with both the Golosists and the Vperyodists. 
     Therefore, when Trotsky tells the German comrades that he
 represents the 'general Party tendency,' I am obliged to declare
 that Trotsky represents only his own faction and enjoys a certain
amount of confidence exclusively among the otzovists and the
 liquidators.  The following facts prove the correctness of my

     After listing his facts and referring to 'Trotsky's anti-Party
Lenin states,
      "Let the readers now judge for themselves whether Trotsky
represents a 'general Party,' or a 'general anti-Party' trend in
Russian Social-Democracy."

Lenin Denounces Trotsky


Our on-going expose of Lenin's Opinion of Trotsky continues:

     In an article entitled "Letter to the Russian Collegium of the
Central Committee of the R.S.D.L.P. Lenin attacked Trotsky by
     "Trotsky's call for 'friendly' collaboration by the Party with the
Golos and Vperyod groups is *disgusting hypocrisy and
 phrase-mongering*.  Everybody is aware that for the whole year
 since the Plenary Meeting the Golos and Vperyod groups have
worked in a 'friendly' manner against the Party (and were secretly
 supported by Trotsky).  Actually, it is only the Bolsheviks and
Plekhanov's group who have for a whole year carried out friendly
Party work in the Central Organ.  Trotsky's attacks on the bloc of
 Bolsheviks and Plekhanov's group are not new; what is new is the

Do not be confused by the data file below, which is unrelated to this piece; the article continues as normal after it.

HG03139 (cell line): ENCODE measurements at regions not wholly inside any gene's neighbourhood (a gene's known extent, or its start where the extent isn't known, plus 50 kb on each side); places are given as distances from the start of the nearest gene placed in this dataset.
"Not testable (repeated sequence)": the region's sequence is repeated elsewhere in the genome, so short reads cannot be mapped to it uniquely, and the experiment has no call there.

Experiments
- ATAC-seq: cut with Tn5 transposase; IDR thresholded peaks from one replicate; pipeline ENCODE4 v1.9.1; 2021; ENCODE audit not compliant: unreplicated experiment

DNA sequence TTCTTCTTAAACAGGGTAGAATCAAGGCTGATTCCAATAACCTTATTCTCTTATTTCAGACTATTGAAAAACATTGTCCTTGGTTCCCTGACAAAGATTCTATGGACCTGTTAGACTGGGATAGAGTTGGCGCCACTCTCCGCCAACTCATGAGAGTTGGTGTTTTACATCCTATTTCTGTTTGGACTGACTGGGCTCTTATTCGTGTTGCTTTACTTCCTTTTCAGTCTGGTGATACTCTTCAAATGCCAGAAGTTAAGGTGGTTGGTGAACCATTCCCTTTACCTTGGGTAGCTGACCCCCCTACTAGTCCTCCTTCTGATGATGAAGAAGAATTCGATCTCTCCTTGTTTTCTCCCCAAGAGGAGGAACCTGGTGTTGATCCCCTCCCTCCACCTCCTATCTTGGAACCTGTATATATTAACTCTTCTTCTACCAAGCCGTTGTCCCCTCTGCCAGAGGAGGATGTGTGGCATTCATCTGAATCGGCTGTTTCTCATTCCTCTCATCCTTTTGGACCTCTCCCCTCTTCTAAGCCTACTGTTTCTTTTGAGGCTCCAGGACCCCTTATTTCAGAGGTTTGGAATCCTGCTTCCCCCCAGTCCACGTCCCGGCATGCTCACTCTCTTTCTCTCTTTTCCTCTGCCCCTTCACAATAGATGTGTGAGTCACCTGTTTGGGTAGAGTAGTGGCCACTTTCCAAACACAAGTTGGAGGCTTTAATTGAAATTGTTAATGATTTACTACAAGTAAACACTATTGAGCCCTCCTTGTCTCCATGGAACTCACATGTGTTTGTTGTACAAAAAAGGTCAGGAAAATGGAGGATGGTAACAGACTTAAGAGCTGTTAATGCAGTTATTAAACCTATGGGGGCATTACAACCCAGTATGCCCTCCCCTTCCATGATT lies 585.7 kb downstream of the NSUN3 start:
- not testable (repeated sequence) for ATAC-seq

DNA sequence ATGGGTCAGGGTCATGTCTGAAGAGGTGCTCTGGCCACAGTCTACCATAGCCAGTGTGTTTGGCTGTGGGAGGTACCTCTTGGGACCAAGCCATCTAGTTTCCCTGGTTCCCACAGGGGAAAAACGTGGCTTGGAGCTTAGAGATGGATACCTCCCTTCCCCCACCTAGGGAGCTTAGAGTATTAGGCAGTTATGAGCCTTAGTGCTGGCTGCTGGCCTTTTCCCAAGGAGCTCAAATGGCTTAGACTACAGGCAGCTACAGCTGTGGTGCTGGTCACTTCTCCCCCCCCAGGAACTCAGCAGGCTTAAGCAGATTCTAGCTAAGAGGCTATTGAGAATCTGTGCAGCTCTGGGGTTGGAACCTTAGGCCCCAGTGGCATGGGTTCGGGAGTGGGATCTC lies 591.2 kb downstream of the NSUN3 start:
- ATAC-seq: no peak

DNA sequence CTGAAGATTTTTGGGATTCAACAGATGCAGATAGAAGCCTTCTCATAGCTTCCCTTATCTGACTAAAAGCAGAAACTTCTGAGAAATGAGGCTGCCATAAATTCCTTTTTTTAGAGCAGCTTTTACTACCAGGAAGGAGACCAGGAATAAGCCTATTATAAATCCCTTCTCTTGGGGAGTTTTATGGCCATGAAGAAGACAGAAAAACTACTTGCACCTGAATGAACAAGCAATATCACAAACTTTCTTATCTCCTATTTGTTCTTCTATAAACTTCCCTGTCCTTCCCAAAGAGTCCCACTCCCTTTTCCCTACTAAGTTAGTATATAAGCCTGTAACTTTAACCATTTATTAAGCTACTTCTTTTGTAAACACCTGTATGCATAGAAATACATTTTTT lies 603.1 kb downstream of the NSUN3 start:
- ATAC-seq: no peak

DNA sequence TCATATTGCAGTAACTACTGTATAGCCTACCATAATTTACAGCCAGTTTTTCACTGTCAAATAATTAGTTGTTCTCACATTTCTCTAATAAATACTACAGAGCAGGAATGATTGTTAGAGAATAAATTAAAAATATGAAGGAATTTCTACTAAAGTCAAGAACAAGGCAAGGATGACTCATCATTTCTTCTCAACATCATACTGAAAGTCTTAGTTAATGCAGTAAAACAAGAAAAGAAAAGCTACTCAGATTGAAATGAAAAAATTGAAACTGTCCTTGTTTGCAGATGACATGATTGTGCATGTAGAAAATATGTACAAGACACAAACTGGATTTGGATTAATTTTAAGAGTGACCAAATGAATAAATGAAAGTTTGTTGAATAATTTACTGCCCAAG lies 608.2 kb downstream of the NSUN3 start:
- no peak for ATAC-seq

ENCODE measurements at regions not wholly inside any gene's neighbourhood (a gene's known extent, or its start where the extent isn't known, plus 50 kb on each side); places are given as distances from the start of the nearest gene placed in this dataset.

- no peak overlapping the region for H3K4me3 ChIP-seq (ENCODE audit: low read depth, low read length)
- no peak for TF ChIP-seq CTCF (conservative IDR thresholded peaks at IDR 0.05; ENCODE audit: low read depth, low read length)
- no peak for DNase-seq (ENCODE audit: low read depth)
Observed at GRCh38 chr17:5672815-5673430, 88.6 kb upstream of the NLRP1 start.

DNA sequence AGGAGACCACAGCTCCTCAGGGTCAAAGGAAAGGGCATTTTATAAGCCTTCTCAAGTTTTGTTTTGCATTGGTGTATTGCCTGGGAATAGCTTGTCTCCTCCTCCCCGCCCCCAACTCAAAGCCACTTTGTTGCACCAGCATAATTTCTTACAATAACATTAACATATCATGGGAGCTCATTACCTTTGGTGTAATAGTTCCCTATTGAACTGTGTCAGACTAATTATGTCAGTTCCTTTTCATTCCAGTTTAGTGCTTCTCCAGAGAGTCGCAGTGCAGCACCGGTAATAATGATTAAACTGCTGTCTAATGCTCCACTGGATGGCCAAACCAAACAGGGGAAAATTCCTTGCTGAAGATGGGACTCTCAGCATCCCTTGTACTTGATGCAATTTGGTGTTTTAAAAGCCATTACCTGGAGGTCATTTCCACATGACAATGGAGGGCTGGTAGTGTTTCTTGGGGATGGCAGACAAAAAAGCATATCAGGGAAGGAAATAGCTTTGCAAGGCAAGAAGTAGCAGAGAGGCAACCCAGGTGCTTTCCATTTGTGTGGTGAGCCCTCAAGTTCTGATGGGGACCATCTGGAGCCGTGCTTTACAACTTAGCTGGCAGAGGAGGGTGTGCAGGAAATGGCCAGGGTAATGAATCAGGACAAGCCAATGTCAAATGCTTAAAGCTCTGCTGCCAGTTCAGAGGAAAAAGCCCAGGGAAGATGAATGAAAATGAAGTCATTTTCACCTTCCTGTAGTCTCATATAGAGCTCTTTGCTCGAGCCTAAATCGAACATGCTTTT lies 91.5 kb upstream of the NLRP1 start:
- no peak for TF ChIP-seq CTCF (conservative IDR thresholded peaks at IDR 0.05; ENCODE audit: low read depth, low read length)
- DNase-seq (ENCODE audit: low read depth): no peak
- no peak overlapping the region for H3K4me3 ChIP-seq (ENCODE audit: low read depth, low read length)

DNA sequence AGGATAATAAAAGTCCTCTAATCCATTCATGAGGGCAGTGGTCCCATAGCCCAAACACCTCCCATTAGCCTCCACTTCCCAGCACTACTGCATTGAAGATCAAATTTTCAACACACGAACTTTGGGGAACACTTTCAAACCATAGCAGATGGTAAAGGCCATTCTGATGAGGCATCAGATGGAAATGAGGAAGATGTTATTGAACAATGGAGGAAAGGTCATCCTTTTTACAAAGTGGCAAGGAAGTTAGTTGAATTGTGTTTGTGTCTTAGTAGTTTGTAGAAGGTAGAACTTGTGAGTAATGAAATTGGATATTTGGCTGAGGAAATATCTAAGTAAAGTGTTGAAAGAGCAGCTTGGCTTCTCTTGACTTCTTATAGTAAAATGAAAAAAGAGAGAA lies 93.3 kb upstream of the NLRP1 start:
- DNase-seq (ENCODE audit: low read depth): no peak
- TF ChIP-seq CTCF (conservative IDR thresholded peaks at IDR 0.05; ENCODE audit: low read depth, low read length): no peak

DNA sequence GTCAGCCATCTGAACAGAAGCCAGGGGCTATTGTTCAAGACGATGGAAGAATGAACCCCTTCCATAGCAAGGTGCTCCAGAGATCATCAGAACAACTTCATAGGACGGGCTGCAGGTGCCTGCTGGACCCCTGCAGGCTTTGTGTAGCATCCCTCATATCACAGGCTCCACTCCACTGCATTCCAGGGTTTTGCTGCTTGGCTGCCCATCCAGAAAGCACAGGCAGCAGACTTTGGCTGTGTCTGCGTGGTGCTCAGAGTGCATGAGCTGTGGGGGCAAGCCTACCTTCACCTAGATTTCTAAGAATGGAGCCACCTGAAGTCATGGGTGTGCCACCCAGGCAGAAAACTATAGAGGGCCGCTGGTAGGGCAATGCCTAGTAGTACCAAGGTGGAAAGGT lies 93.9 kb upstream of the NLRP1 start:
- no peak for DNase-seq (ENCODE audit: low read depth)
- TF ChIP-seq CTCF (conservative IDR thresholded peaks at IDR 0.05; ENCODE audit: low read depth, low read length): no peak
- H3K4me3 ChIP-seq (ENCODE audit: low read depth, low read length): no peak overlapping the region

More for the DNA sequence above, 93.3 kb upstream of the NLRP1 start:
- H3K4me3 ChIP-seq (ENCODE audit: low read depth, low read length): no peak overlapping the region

outcome of his resolution: the Vienna Club (read "Trotsky") has
organized a 'general Party fund for the purpose of preparing and
convening a conference of the RSDLP
     This indeed is new.  It is a direct step towards a split.  It is *a clear
 violation of Party legality* and the start of an adventure in which
Trotsky will come to grief.  This is obviously a split....  It is quite
 possible and probable that 'certain' Vperyod 'funds' will be made
 available to Trotsky.  You will appreciate that this will only stress
 the adventurist character of his undertaking. 
     It is clear that this undertaking violates Party legality, since
not a
word is said about the Central Committee, which alone can call the
conference.  In addition, Trotsky, having ousted the C.C. representative
 on Pravda in August 1910, himself *lost all trace of legality*,
converting Pravda from an organ supported by the representative
 of the C.C. into a purely factional organ.... 
     Taking advantage of this, 'violation of legality,' Trotsky seeks an
 organisational split, creating 'his own' fund for 'his own'

     After this critique of Trotsky, Lenin really comes down solid on
 him by stating,
     "You will understand why I call Trotsky's move an adventure; it is
 an adventure in every respect. 
     It is an adventure in the ideological sense.  *Trotsky groups all
 the enemies of Marxism*, he unites Potresov and Maximov, who
detest the 'Lenin-Plekhanov' bloc, as they like to call it.  *Trotsky
 unites all to whom ideological decay is dear*, *all who are not
concerned with the defence of Marxism*; *all philistines* who do not
understand the reasons for the struggle and who do not wish to
learn, think, and discover the ideological roots of the divergence
of views.  At this time of confusion, disintegration, and wavering it
is easy for Trotsky to become the 'hero of the hour' and *gather
 all the shabby elements around himself*.  The more openly this